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Adding to the Fox News v. White House feud today is a dust-up over an interview with pay czar Ken Feinberg. Turns out, it was a sort of miscommunication, but the White House adds that if they had left Fox out it would be a case of "Not that there's anything wrong with that!"

The version Fox has pushed all day is that the network was excluded from an interview roundtable with Feinberg yesterday, and that bureau chiefs from ABC, CBS, NBC and CNN came to Fox's defense.

TPMDC dug into it, and here's what happened.

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These deadlines seem to be made to be broken, and with all the hoopla surrounding the public option still unfolding, it could happen. But a leadership source tells me that Senate Majority Leader Harry Reid hopes to unveil details of the Senate health care bill--the merged version of the Senate HELP and Finance Committee bills--early next week.

We know things are still changing. We know Reid has been leaning toward incorporating an opt-out public option in the final package. We know that other public option compromises are under consideration. We know that the White House has been trying to push back against Reid on this. What we don't know yet is what the outcome of all this sturm und drang will be. We may find out sooner than later.

Here are the line-ups for the Sunday talk shows this weekend:

• ABC, This Week: Senate Minority Leader Mitch McConnell (R-KY), Sen. Claire McCaskill (D-MO).

• CBS, Face The Nation: Sen. John McCain (R-AZ), Sen. Russ Feingold (D-WI).

• CNN, State Of The Union: Dr. , Afghan presidential candidate; Sen. Ben Nelson (D-NE), Sen. Orrin Hatch (R-UT), Sen. Jim Webb (D-VA).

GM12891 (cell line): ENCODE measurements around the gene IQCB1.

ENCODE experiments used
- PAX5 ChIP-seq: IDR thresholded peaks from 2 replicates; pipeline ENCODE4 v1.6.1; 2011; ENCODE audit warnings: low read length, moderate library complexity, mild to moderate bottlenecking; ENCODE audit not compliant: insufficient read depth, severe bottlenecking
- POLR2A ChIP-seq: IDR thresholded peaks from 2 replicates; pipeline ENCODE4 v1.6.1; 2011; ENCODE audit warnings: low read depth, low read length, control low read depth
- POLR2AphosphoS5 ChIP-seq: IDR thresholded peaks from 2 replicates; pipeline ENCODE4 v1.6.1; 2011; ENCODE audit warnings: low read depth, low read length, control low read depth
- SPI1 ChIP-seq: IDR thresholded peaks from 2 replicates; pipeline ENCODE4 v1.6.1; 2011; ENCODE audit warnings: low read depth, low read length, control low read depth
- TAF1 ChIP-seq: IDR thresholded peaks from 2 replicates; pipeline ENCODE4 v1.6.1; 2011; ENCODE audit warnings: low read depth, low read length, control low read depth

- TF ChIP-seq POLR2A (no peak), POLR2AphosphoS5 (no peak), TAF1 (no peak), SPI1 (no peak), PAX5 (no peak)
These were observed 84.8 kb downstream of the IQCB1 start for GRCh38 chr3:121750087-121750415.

• Fox News Sunday: Dr. Abdullah Abdullah, Afghan presidential candidate; Sen. Carl Levin (D-MI), Senate Minority Whip Jon Kyl (R-AZ).

• NBC, Meet The Press: SEn. John Cornyn (R-TX), Sen. Chuck Schumer (D-NY.

Doug Hoffman, the Conservative Party candidate in the NY-23 special election, appeared on the Neil Cavuto show today, and brushed off any concerns that his candidacy could split the Republican vote and throw the race to the Democrat.

The polls in this race have shown Democratic candidate Bill Owens ahead of moderate Republican Dede Scozzafava, with Hoffman in a close third place.

"Do you think it's still better to elect the Democrat than to elect the moderate Republican in that event?" Cavuto asked.

"Well, first of all I want to point out that the Republican is actually more liberal than the Democrat in this race," Hoffman replied. He explained that the district is a conservative one, and he only needs about a third of the vote to win this race against what he says are two liberal candidates. blasted an email to its members today, urging them to call the White House immediately and demand a strong public option.

"Tell President Obama to stand with Senate Democrats and the American public to ensure the Senate bill includes a strong public health insurance option--not Senator Snowe's 'trigger,'" the email reads.

As TPMDC has reported today, Senate Majority Leader Harry Reid has been pushing for a strong public option in the Senate version of the health care reform bill. But the White House has apparently been pushing back in favor for a trigger option, preferred by Sen. Olympia Snowe (R-ME).

Creigh Deeds said this afternoon he was confused and surprised by news that the White House feels he's dug his own grave in the race to become the next governor of Virginia.

This morning, the Washington Post published a story recounting displeasure on the part of White House officials over the way Deeds has campaigned against GOP nominee Bob McDonnell. Current polls show Deeds down by double digits in the contest, and unnamed White House officials told the Post Deeds had only himself to blame for the situation. The officials claimed Deeds had ignored calls from from White House and other Democratic officials that he focus more his attention on being proactive about the issues driving the election and less on McDonnell's 1989 master's thesis claiming that working women are "detrimental" to the traditional family.